Mick Costello

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Michael Costello (born June 1936, London) is a former British communist activist.

Costello was born into a family of communist activists, as the son of Bella Lerner and Paddy Costello. Paddy left the Communist Party of Great Britain (CPGB) in 1939, but Bella remained a member her entire life. Late in World War II, Mick's parents moved to work with the New Zealand diplomatic mission in Moscow, and Mick was educated at a state school in the city, where he became fluent in Russian.[1]

The family returned to Britain when Mick was fourteen, and he studied at the University of Manchester, becoming President of the Students' Union. He joined the CPGB in 1956, becoming known as an expert on economics and a journalist on the Morning Star, a daily newspaper associated with the party. He wrote two books expounding party views:[1] The Communist View, published in 1969, and Workers' Participation in the Soviet Union, which came out in 1977.[2]

In 1979, Costello was elected as the CPGB's National Industrial Organiser, building links with trade unions and becoming what the New Statesman later described as "certainly the best-known communist in Britain, probably the cleverest, and easily the party's best linguist".[1][3] In this role, it was suggested in several newspapers that he was working as a spy for the Soviet Union, possibly even following his father's footsteps; a charge which Costello denies, and Francis Beckett notes that his role would not be good cover for a spy, and would be unlikely to enable him to discover important secrets.[3]

Costello took part in a major debate in 1982 with Martin Jacques, editor of Marxism Today, who had criticised the shop stewards' movement. Concerned about the party's direction, Costello left his post to become full-time industrial correspondent of the Morning Star, serving in the role through the UK miners' strike.[1]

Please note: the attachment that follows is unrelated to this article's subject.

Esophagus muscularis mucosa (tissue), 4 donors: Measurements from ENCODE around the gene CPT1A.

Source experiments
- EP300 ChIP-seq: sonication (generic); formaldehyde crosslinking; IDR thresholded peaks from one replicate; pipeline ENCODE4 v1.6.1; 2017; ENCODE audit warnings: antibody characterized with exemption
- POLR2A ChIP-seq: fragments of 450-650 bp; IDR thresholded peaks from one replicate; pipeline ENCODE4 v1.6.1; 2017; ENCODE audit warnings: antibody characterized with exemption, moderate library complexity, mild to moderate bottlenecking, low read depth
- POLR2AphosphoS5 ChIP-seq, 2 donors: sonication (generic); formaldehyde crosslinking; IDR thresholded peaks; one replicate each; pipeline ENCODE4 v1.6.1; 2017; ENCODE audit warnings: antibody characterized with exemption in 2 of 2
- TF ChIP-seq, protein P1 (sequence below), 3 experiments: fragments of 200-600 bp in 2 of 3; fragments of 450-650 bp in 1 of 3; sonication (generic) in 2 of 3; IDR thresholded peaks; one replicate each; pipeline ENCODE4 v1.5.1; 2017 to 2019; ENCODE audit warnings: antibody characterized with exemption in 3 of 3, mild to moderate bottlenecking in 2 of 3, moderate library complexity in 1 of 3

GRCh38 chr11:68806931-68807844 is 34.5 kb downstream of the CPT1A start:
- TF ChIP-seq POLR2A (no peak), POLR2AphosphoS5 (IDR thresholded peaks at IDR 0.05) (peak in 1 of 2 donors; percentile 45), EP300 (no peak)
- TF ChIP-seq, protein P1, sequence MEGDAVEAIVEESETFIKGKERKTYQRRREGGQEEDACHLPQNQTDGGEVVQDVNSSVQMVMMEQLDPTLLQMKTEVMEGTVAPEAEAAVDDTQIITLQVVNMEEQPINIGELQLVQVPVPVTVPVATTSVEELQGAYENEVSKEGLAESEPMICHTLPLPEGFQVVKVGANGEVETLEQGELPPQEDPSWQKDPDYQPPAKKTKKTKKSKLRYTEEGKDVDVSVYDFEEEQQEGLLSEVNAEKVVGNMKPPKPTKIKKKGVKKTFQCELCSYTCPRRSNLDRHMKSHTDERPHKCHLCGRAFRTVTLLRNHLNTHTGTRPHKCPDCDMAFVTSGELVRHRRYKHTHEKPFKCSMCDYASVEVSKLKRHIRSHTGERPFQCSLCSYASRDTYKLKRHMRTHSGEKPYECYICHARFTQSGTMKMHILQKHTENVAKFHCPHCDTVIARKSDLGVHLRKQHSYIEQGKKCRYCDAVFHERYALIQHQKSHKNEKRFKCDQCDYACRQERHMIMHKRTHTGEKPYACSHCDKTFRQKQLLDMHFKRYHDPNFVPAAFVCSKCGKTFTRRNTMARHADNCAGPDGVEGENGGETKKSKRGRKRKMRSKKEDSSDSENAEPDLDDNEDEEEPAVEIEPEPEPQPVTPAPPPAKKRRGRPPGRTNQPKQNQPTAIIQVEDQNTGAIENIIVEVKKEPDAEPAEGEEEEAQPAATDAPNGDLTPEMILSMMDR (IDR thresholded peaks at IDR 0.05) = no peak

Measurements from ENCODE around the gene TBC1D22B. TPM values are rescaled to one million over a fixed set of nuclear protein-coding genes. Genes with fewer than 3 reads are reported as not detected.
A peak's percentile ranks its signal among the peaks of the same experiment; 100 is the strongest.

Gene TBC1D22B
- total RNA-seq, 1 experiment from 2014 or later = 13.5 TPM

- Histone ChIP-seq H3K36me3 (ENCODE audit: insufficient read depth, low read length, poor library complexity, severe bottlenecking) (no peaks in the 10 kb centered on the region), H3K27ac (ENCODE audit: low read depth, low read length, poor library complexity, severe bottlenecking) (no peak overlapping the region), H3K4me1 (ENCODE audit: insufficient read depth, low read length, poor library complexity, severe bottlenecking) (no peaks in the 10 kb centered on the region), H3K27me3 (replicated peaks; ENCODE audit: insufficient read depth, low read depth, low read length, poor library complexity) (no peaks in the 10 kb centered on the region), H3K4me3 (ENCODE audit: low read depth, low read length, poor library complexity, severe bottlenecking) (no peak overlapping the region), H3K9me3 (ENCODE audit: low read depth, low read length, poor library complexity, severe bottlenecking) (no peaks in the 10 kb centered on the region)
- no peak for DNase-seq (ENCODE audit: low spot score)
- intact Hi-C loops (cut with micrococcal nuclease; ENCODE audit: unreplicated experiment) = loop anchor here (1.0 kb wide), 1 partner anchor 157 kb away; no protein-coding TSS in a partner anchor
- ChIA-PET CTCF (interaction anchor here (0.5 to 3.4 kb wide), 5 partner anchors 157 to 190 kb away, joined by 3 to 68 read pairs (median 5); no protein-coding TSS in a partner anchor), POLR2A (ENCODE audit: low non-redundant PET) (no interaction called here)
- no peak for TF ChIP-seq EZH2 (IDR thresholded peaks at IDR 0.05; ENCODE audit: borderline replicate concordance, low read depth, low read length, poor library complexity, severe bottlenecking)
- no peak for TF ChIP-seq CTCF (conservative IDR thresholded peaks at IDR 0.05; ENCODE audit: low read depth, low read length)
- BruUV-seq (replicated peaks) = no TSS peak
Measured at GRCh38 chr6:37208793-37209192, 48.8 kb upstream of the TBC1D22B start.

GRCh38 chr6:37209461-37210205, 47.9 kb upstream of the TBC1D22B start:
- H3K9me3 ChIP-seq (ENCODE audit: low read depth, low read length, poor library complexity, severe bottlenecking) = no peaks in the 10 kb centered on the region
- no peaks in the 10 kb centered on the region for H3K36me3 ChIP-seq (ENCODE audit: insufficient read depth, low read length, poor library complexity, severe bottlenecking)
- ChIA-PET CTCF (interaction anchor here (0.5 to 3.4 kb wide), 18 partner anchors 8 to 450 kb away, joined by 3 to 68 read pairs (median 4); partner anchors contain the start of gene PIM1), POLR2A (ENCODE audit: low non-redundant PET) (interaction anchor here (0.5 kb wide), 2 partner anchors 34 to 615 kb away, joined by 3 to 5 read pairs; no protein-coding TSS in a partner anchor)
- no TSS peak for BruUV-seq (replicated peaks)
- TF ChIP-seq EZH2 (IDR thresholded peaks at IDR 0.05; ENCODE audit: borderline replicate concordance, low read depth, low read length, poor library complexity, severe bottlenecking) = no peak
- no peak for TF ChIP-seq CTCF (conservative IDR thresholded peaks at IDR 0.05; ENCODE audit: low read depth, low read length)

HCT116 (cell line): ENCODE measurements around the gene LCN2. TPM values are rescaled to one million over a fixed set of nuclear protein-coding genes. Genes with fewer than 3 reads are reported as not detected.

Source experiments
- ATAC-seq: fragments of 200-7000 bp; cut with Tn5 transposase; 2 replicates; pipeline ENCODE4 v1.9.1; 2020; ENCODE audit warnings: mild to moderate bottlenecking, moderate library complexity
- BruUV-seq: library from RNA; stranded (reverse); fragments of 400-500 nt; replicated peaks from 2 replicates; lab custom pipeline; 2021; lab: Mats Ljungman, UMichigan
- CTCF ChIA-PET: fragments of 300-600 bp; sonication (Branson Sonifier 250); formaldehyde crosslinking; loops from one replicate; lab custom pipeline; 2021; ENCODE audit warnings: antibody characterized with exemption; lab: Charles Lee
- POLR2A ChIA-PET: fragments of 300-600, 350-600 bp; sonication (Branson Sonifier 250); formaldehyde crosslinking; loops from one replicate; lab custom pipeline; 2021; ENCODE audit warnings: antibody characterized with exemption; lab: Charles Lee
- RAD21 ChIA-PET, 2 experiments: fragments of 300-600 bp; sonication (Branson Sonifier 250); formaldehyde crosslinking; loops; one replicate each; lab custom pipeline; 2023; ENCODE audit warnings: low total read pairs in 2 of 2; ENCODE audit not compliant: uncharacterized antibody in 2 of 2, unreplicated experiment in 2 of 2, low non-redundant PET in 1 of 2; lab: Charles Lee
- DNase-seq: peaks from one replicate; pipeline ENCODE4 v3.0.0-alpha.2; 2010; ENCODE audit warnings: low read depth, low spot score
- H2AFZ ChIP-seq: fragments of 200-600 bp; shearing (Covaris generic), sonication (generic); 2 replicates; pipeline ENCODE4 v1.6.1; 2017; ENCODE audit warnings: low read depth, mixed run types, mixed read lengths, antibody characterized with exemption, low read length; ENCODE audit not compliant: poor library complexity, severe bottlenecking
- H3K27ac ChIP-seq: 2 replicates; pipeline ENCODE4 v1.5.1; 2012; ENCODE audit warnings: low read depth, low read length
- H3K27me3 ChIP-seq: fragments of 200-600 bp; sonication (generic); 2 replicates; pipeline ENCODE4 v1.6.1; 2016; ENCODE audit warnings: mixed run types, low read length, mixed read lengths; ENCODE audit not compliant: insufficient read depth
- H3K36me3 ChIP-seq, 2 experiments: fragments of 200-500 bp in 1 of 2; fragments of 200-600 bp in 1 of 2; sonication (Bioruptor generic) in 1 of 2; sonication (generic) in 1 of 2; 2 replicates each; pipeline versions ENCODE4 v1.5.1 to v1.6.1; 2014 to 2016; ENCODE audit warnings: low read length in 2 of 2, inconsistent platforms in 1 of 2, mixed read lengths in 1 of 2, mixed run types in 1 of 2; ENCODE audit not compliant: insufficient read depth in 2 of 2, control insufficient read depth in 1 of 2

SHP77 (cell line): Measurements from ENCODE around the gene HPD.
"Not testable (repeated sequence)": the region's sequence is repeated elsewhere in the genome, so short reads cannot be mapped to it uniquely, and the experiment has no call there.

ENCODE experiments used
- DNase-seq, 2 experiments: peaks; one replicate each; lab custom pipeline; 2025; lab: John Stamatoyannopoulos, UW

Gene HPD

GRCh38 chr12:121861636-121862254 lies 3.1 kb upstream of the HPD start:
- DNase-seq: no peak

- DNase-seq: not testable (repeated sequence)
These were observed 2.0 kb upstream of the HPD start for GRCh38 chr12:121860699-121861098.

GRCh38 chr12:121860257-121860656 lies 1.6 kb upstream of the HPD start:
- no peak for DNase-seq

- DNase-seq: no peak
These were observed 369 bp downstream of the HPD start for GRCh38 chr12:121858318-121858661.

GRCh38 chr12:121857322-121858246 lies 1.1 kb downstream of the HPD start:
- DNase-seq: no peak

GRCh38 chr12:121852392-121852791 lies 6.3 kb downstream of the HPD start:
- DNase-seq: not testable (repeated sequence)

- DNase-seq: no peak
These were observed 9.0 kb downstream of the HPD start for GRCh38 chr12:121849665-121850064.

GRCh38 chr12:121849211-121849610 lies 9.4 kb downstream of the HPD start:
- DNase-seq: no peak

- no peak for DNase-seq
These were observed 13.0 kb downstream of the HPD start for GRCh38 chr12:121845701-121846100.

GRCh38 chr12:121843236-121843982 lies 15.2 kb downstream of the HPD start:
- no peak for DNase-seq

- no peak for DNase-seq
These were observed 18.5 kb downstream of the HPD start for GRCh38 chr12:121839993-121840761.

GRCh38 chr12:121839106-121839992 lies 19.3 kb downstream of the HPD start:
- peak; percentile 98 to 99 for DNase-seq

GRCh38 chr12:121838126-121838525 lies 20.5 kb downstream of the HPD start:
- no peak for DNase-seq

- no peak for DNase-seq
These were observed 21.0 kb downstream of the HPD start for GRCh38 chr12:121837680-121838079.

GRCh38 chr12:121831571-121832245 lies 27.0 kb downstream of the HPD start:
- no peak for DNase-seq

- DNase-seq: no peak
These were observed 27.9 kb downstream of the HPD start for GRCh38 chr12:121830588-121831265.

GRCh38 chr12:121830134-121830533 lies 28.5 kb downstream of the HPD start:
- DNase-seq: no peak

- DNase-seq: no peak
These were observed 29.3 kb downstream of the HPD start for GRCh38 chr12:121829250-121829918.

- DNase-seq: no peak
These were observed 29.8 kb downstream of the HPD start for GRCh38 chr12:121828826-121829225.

Costello resigned from the CPGB in the mid-1980s, and started the Costello Trading Consultancy, making deals in Russia in fields from oil to fast food and artificial limbs. He also set up an exchange scheme for Russian police and those in the Metropolitan Police.[4] Later in life, he returned to theoretical work,[1] and in 2008, he joined the Communist Party of Britain.[3]

References

  1. ^ a b c d e Graham Stevenson, "Costello Mick", Compendium of Communist Biography
  2. ^ "Workers' Participation in the Soviet Union". archive.org. Retrieved 2016-11-08.
  3. ^ a b c Francis Beckett, "The Sixth Man", New Statesman, 18 October 2007
  4. ^ Nick Cohen, "Goodbye Stalin, hello Mammon: Once he was Red Mick, now capitalism calls. Nick Cohen spoke to him", The Independent, 13 December 1992
Party political offices
Preceded by
Bert Ramelson
National Industrial Organiser of the Communist Party of Great Britain
1979 – 1982
Succeeded by
Pete Carter
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